The hydrangea collection includes approximately 900 plants representing 20 different species and 200 different cultivars. The most prevalent species in the garden is the Bigleaf Hydrangea (Hydrangea macrophylla), but many other interesting types are found here too.

The hydrangea collection is designated an Official North American Collection by the North American Plant Collection Consortium (NAPCC). NAPCC is a program of the American Public Gardens Association in cooperation with the USDA Agricultural Research Service. As part of this national designation, the Garden is committed to holding and developing a collection of documented living plants according to specified standards. In addition, NAPCC-recognized plant collections are available for selection and breeding, taxonomic study evaluation, utilization, and other research purposes.


The Hydrangea “flower” is really a cluster of flowers called a corymb. It comes in one of three general forms: lacecap, mophead, or panicle. Each corymb usually has both sterile and fertile flowers. The flowers do not have petals, but the sterile flowers have developed very showy sepals (part of the outer portion of a flower known as the calyx).

Lacecaps have a flat plate-like corymb which has a row or two of sterile flowers with big sepals around the rim and a mass of tiny true flowers in the middle of the plate.

Mopheads have a solid head or dome made up of lots of sterile flowers and just a few fertile flowers hidden within. This form is also called a hortensia type. The heads last so long because the flowers are sterile and do not have to produce fruits or seeds. Most other flowers drop their petals once they’ve been pollinated and begin the task of producing seeds.

Panicles are cone-shaped corymbs that appear on some species such as Hydrangea paniculata and Hydrangea quercifolia.

A Lacecap hydrangea features sterile florets around the outer edge of the “flower”
A mophead or Hortensia hydrangea has sterile florets all over


Red or blue hydrangea flower color is determined by the amount of aluminum in the soil. The amount of aluminum available for the plant is determined by the acidity of the soil.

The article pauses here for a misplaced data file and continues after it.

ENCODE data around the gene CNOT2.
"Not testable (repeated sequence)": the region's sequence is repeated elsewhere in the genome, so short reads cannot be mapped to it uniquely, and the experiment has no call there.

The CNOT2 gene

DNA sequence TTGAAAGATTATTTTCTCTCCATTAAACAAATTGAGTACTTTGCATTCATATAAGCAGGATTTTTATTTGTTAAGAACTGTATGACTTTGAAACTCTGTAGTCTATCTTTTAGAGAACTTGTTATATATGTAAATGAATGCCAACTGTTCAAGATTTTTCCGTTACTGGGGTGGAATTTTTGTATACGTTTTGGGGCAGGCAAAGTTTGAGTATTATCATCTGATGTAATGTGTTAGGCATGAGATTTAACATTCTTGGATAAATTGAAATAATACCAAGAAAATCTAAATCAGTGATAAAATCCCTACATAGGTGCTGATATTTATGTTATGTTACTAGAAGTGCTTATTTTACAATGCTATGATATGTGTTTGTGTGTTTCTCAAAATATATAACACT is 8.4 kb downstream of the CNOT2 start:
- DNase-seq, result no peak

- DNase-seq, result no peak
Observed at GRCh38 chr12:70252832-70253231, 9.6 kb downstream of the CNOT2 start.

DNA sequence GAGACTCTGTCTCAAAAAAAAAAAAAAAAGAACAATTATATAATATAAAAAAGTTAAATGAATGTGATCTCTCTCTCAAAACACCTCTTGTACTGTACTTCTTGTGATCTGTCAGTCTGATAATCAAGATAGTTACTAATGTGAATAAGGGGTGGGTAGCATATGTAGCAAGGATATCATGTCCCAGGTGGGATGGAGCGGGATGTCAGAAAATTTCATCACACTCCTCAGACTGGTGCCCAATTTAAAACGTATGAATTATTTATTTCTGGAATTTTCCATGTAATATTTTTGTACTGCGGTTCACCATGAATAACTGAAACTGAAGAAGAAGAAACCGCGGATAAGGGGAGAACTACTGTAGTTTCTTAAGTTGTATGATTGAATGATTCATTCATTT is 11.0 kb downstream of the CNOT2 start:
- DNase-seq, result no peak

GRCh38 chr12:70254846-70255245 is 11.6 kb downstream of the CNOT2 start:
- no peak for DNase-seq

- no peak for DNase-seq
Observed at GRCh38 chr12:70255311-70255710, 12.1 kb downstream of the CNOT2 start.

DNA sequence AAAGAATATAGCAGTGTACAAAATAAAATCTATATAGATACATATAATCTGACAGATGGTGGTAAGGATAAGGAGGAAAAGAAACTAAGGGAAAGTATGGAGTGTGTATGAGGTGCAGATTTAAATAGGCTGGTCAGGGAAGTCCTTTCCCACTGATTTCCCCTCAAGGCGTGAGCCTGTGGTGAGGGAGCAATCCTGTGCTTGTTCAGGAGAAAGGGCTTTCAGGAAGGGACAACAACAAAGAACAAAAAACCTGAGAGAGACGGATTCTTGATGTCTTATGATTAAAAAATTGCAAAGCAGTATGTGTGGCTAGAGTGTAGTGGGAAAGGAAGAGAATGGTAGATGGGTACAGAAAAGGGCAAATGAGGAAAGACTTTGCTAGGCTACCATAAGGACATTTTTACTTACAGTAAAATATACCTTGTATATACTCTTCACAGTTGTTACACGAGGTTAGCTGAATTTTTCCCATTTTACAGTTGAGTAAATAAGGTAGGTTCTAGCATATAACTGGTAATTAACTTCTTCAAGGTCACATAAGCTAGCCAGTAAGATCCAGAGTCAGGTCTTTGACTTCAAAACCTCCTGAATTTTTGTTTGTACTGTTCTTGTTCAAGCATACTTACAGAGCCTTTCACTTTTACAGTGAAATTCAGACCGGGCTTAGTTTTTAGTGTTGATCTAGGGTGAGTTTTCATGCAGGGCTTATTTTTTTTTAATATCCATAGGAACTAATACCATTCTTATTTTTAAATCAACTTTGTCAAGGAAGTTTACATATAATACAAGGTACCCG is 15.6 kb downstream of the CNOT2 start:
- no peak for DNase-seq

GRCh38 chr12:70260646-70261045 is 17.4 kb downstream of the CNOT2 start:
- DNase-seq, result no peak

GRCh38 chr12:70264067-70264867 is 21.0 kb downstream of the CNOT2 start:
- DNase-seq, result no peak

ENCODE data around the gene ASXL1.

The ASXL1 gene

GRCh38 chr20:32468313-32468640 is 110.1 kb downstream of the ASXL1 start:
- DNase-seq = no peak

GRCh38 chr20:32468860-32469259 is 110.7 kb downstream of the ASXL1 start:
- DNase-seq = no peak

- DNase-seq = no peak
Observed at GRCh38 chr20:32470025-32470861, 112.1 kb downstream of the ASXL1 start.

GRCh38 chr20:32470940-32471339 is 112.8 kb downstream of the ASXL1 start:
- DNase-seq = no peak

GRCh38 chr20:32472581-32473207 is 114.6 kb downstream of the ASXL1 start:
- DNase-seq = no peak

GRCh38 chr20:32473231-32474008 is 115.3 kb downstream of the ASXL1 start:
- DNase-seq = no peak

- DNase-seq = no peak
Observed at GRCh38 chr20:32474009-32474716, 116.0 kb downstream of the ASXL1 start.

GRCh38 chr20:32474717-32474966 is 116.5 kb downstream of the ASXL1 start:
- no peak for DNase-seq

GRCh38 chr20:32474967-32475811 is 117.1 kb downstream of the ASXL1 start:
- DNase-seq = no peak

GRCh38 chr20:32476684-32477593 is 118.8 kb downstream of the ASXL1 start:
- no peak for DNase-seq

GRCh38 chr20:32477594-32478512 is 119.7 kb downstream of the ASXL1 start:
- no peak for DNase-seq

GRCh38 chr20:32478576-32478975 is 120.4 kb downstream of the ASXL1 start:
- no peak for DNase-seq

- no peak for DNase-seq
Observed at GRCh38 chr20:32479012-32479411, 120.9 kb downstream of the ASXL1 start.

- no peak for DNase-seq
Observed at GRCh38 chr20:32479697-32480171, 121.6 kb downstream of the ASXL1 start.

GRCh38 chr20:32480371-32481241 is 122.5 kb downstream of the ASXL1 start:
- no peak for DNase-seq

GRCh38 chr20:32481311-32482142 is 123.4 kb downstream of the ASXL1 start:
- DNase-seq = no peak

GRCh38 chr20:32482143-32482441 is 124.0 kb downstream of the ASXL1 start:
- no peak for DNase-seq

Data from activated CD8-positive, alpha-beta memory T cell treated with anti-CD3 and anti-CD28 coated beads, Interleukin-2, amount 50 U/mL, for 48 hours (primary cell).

Red flowers are the result of alkaline or basic soil (a pH of 7-8), because the plant cannot absorb any aluminum in the soil. If there is no aluminum in the soil, as in a sterile potting mix, the flowers will be red regardless of pH.

Blue flowers occur when the soil is acidic (a pH of 6-7) and aluminum is available to the plant. Naturally acid conditions, such as under pine trees, can reduce the pH and change cultivars like “Pink Beauty” to rich shades of blue or purple. Clam shells, oyster shells or lime can be used to make the soil more alkaline to help maintain the red coloring.

Because the color of the hydrangea flower is also controlled by genetics, some cultivars may have dramatic changes, others not at all, and still others may only change slightly.

White flowers are not affected by soil acidity, although some cultivars may have a red or blue eye depending on the soil pH.


Most garden hydrangeas are cultivars of the Bigleaf Hydrangea (Hydrangea macrophylla). Our collection includes many other species of hydrangea.

Hydrangea serrata
This comes from Japan and Korea and is a finer textured and refined version of Bigleaf Hydrangea with a lacecap inflorescence.


Tree Hydrangea (Hydrangea paniculata)
This late blooming shrub grows up to 20 feet tall and is the most sun tolerant species. The blooms are panicles of creamy white sterile and fertile flowers, the proportion of which varies with each form and cultivar.

Climbing hydrangea (Hydrangea anomala subsp. anomola)
This is a slow growing deciduous climber that may reach 60 feet or more depending on the cultivar. It looks fantastic climbing up a tree as it clothes the entire trunk, surrounding it with white lacecap flowers in early summer. The roots do cling like ivy, which may cause a problem if the surface needs to be painted later.

Hydrangea aspera
This unusual species has fuzzy stems and leaves and lacecap flowers that include generally blue fertile center flowers and white or pink showy sepals. The shrub can get as large as 8 feet or more.


While most of the garden varieties of hydrangeas are from Asia, some species are native to North America. Our collection includes native hydrangea species, subspecies and cultivars of Hydrangea arborescens and Hydrangea quercifolia.

Oakleaf hydrangea (Hydrangea quercifolia)
This is native to the southeastern US from North Carolina to Florida to Louisiana. Triangular cones of creamy white flowers (panicles) bloom in the spring and the big bold leaves will turn rich crimson and purple in late fall.

Smooth Hydrangea (Hydrangea aborescens)
This is the most common hydrangea in eastern North American forests. It will flower on new growth as well as old growth. It will produce both lacecap and mophead flowers. It can produce large flowers & the cultivars “Annabelle” and “Grandiflora” are two of the most popular.